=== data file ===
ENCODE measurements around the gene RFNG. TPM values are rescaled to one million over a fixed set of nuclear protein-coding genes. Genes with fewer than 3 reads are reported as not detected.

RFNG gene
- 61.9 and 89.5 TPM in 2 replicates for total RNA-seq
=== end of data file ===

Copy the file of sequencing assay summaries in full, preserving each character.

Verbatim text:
ENCODE measurements around the gene RFNG. TPM values are rescaled to one million over a fixed set of nuclear protein-coding genes. Genes with fewer than 3 reads are reported as not detected.

RFNG gene
- 61.9 and 89.5 TPM in 2 replicates for total RNA-seq